Kameron Hurley says: I want to talk about the reality of being a debut author, because nobody actually talked to me about those numbers. What defined success? What should I expect? Was I a failure if I sold fewer than 80,000 copies? Fewer than 20,000? I know selling 100 is bad, but outside that….?
The average book sells 3000 copies in its lifetime (Publishers Weekly, 2006).
Yes. It’s not missing a zero.
Take a breath and read that again.
But wait, there’s more!
The average traditionally published book which sells  3,000 in its entire lifetime in print only sells about 250-300 copies its first year.
That's kind of comforting to me. I was paid a $10,000 advance for my first book and I earned out of that advance before it was even published because they sold the rights to a German publisher who paid more money than my advance. So that was fantastic! And eventually I even got a small royalty check, but the bad news is I didn't earn out through book sales.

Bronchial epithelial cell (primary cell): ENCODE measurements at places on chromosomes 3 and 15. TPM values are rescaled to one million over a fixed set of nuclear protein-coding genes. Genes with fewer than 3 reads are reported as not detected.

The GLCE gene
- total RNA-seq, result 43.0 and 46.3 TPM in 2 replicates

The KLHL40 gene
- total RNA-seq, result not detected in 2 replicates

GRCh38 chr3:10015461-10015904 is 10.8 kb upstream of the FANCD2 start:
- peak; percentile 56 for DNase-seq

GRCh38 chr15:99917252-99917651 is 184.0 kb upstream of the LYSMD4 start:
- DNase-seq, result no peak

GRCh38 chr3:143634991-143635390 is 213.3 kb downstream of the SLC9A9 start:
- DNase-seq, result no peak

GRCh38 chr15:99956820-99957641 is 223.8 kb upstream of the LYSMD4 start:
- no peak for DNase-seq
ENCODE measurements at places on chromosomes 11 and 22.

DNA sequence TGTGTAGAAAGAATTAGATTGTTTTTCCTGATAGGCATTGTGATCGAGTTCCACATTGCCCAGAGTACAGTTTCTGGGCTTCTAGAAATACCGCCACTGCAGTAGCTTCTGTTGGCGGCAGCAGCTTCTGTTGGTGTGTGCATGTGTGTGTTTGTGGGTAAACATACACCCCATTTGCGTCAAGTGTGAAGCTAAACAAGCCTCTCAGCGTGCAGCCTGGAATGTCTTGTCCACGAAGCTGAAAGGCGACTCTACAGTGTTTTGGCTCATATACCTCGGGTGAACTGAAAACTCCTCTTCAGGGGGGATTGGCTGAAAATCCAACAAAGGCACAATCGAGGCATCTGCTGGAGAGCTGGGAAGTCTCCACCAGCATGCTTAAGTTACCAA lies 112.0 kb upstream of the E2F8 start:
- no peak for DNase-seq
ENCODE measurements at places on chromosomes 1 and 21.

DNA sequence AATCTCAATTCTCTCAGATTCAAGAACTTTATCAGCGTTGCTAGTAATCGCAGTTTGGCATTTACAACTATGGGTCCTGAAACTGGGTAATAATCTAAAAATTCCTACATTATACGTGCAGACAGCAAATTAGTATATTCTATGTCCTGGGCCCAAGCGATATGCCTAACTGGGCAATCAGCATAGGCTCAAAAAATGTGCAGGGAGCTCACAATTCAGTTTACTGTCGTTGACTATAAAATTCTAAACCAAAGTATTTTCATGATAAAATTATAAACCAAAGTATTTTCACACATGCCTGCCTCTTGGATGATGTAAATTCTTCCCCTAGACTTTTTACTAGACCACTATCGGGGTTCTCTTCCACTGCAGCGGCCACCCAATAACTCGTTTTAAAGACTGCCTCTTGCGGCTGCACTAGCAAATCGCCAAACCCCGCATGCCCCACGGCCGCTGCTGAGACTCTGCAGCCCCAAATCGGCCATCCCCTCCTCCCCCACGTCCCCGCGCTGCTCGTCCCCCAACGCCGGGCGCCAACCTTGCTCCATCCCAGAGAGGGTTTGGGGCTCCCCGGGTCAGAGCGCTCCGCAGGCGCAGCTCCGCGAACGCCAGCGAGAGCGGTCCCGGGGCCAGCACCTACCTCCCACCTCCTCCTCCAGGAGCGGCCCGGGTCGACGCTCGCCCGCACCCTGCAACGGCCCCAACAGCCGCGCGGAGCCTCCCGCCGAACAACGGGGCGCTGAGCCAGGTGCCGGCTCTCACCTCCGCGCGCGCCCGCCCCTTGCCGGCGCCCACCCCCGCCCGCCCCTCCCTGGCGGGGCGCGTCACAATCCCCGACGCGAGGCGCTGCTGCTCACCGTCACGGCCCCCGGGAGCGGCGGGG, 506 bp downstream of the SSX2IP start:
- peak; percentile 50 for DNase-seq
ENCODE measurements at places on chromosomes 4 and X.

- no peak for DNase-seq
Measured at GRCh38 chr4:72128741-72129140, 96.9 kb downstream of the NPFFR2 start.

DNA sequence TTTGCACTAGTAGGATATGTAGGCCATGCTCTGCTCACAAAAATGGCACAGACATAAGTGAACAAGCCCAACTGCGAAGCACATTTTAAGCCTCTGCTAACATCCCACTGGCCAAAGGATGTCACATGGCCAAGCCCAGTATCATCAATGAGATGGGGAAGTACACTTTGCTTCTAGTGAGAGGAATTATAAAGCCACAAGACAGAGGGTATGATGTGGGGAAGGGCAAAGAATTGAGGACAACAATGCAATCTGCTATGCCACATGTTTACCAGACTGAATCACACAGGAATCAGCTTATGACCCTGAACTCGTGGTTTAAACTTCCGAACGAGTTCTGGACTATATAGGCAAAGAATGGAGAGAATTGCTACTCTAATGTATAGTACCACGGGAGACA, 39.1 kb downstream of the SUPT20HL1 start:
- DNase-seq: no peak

A time when you could find my book in a bookstore.
And St. Martin's Press is in the business of selling books.
My chances of selling more of book number two probably don't look promising to SMP, even though now I have a (small) audience, so why take a chance?
Discouraging? Yes, of course.
Add to that the fact that my agent isn't quite on board with book number two, although she likes my writing, but she's looking for more revisions. So what now?